Selected readings on US charter schools
The superintendent’s report also notes that the share of ethnic minority students rose to 23.5 percent statewide.
Utah’s charter schools continue to add students at a faster clip than do traditional schools, contributing to an overall increase of nearly 2 percent — 11,566 students — in public-school enrollment this year.
Utah now has 612,551 public school students, Superintendent of Schools Martell Menlove reported Friday to the Board of Education.
Charter school enrollment rose by 8 percent — slower than last year’s 13.2 percent pace of growth — to 54,900. Nearly 9 percent of public school students now attend charters, which are run independently of districts.
For the first time in years, Menlove said, enrollment in kindergarten is lower this year than last, signaling possible slower growth in total student populations in the years to come.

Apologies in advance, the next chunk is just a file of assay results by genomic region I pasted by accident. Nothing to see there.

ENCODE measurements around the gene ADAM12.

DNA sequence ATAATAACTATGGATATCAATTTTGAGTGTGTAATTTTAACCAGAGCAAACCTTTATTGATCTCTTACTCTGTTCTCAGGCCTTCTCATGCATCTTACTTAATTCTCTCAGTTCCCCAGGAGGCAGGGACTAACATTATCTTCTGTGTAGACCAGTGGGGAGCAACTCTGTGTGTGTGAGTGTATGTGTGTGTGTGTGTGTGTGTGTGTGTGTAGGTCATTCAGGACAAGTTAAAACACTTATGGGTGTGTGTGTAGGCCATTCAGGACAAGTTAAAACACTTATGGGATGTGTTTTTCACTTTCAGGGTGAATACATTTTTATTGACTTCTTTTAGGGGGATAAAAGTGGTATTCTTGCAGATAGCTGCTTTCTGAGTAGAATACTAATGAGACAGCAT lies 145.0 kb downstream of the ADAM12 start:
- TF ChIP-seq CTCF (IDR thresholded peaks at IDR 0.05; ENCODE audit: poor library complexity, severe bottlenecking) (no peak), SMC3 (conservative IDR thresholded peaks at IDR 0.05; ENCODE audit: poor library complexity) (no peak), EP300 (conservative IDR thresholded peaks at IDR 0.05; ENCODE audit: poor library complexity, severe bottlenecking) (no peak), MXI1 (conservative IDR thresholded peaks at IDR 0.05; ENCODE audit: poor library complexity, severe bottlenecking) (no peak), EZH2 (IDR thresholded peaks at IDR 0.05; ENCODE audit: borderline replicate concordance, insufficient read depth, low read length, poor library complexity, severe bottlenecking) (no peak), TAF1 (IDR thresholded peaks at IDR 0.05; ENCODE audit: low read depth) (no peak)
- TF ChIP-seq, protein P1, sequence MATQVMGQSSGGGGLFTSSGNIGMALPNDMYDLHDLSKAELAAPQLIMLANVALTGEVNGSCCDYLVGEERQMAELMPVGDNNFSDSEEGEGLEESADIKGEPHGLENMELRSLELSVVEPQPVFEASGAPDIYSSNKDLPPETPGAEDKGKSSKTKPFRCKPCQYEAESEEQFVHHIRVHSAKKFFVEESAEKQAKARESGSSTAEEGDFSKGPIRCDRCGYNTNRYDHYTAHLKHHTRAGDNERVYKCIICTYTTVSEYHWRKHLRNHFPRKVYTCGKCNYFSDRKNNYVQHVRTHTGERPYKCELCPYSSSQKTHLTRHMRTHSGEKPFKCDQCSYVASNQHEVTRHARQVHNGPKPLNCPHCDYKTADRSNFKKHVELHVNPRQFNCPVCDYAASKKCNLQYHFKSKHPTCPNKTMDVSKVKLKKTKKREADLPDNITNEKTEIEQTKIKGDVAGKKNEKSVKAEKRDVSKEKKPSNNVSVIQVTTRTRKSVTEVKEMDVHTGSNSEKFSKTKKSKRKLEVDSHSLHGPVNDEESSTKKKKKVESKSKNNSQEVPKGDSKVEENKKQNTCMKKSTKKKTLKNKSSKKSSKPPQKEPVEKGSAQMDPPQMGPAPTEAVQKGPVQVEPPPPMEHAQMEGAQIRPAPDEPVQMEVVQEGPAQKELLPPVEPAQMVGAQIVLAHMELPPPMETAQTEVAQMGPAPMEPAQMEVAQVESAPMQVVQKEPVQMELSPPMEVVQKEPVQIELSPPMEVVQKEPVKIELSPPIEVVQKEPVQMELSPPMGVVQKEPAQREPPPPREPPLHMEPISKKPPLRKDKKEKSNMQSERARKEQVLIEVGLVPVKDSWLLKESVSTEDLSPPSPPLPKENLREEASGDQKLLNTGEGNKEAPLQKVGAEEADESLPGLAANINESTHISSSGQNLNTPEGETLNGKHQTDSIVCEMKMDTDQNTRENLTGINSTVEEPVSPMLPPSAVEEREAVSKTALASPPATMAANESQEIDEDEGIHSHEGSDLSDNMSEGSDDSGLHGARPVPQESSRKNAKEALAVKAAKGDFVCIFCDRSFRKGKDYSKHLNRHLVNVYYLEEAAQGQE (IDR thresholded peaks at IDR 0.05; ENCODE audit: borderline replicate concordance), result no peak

“I don’t know if that’s the beginning of a trend,” he said.
The state’s 10 largest districts remained the same, although the order shuffled a bit. Nebo District surpassed Weber District to become the sixth largest. Alpine remained the largest, with 72,419 students, followed by Davis, Granite, Jordan and Canyons.
Jordan District, where voters this week rejected a $495 million bond, was the fastest-growing district in the Salt Lake Valley, even though its growth was slower than the state average, at 1.6 percent.
A district study last summer projected enrollment growth of 12,000 in the next decade. However, growth this year is already slower than projected, with an added 812 students pushing enrollment to 52,855. Jordan had expected 2,000 more students.
Janice Voorhies, secretary of the Jordan school board, said this week that the board will rely heavily on new community-wide committees to sort through the options in the wake of the bond’s failure.
However, the district has already taken many of the least wrenching steps — putting children in portable classrooms and going to year-round school, she said.
About 22 percent of Granite students are from low-income homes.
Source: Salt Lake Tribune – by Kristen Moulton